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comments and corrections are welcome
Beverage is the more formal way of saying it but even then you don't use it very often. I think I've gone my whole life without using the word beverage. There's no difference in meaning.
Maybe "drink" is used often in speech, whereas "beverage" is often written on menus. I don't know if "beverage" is used everywhere, but it is in New Jersey.
There is one difference in America at least, drink often implies alocholic drink. For example if someone says, "I need a drink." he is probably talking about an alcoholic drink.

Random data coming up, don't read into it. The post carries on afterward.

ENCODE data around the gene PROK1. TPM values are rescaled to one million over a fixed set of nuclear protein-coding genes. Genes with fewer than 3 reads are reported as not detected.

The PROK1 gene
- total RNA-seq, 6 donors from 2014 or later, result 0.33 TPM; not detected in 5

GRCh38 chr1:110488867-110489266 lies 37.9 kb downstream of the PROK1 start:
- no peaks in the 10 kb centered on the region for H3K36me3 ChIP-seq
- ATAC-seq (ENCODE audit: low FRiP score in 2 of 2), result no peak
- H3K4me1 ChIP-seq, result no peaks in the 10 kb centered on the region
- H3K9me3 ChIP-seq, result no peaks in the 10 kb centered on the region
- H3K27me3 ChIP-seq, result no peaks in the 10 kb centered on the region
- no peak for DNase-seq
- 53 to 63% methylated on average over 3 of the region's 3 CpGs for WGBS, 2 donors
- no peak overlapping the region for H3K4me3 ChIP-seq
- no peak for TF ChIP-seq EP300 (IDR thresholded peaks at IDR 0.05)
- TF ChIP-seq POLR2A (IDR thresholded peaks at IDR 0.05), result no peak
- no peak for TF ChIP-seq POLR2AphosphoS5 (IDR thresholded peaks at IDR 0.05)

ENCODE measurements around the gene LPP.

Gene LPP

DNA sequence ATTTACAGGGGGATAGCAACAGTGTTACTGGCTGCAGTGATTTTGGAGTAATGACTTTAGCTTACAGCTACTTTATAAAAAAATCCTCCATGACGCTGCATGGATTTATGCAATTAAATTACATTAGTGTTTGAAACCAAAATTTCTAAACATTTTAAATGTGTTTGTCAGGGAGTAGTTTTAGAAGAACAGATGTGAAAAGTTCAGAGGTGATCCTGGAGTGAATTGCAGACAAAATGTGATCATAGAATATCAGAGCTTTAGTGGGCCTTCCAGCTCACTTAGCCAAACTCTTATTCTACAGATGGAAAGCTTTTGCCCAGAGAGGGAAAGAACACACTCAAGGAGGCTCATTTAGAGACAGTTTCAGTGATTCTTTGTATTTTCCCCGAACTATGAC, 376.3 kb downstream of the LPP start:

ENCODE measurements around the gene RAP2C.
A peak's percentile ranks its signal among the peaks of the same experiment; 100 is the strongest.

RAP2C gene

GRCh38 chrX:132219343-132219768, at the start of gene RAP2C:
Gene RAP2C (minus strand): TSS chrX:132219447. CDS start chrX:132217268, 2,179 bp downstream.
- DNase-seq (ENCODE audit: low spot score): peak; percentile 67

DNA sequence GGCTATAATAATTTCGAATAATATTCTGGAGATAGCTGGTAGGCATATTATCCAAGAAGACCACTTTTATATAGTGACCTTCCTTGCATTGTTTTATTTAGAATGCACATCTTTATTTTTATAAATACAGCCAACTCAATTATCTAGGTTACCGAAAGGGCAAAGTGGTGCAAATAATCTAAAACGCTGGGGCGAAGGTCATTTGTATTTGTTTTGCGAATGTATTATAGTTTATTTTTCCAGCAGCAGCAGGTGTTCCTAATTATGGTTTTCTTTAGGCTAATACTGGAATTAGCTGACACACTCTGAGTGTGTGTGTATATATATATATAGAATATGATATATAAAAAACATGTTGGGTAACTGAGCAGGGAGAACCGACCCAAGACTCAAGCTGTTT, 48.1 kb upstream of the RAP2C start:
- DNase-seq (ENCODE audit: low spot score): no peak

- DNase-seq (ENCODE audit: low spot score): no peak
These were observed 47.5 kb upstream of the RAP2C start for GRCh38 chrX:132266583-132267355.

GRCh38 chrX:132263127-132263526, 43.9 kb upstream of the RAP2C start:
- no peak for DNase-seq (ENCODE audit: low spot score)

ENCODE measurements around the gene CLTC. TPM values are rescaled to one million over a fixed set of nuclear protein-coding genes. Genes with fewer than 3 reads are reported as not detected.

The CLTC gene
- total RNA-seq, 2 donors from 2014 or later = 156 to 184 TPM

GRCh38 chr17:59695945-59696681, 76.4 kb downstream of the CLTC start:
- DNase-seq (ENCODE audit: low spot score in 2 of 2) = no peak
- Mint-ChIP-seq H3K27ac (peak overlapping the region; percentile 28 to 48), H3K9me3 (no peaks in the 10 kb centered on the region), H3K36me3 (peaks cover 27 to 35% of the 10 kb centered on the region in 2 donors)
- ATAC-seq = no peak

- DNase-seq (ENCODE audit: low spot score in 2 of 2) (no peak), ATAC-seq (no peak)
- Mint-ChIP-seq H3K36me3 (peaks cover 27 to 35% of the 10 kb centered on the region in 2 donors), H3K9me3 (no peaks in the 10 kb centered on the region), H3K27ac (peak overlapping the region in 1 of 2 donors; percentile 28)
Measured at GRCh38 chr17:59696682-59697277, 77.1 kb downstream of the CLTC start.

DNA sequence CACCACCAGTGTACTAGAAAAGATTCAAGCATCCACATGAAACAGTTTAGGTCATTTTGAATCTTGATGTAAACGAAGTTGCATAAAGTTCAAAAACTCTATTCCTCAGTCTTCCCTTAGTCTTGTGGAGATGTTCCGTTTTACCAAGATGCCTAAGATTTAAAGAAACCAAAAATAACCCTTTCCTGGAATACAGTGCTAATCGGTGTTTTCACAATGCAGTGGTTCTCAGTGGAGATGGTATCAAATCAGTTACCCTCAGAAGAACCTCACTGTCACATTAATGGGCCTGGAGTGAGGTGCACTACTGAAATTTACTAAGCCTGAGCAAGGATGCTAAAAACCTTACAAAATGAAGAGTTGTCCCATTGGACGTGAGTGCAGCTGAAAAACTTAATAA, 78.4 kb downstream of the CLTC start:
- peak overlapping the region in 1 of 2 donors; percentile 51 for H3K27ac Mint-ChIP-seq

In the UK 'drink' can imply an alcoholic drink like that too. It depends on the context.
Such an example would be: 'Let's go for a drink.' - implies alcoholic.
You cannot say "Buy me a beverage." . A beverage can signify coffee, juice, etc. A drink is used for the "verb" form of course; and for the alcoholic beverages.
"Buy me a drink please".
"No you buy me a drink, B**tch"
Maybe there is a difference in connotation (here, USA) between, "I, he, or she needs a drink." and "I, he, or she needs to drink something." The first, like they said, implies alcohol. "I need something to drink." I don't think carries the implication at alcohol.